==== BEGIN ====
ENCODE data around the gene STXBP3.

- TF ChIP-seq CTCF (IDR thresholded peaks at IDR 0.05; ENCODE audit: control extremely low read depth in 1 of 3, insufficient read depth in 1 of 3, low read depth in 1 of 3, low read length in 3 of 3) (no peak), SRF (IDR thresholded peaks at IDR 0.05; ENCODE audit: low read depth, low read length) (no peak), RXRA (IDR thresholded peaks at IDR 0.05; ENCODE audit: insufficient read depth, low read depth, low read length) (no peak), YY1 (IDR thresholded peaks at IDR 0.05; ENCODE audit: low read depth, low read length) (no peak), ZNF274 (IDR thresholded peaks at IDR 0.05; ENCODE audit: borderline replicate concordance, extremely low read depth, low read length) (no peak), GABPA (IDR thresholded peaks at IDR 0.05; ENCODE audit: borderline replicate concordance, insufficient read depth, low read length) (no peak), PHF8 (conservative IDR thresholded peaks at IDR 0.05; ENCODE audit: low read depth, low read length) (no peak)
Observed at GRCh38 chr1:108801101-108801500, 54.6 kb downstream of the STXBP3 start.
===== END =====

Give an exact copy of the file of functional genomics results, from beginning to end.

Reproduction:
ENCODE data around the gene STXBP3.

- TF ChIP-seq CTCF (IDR thresholded peaks at IDR 0.05; ENCODE audit: control extremely low read depth in 1 of 3, insufficient read depth in 1 of 3, low read depth in 1 of 3, low read length in 3 of 3) (no peak), SRF (IDR thresholded peaks at IDR 0.05; ENCODE audit: low read depth, low read length) (no peak), RXRA (IDR thresholded peaks at IDR 0.05; ENCODE audit: insufficient read depth, low read depth, low read length) (no peak), YY1 (IDR thresholded peaks at IDR 0.05; ENCODE audit: low read depth, low read length) (no peak), ZNF274 (IDR thresholded peaks at IDR 0.05; ENCODE audit: borderline replicate concordance, extremely low read depth, low read length) (no peak), GABPA (IDR thresholded peaks at IDR 0.05; ENCODE audit: borderline replicate concordance, insufficient read depth, low read length) (no peak), PHF8 (conservative IDR thresholded peaks at IDR 0.05; ENCODE audit: low read depth, low read length) (no peak)
Observed at GRCh38 chr1:108801101-108801500, 54.6 kb downstream of the STXBP3 start.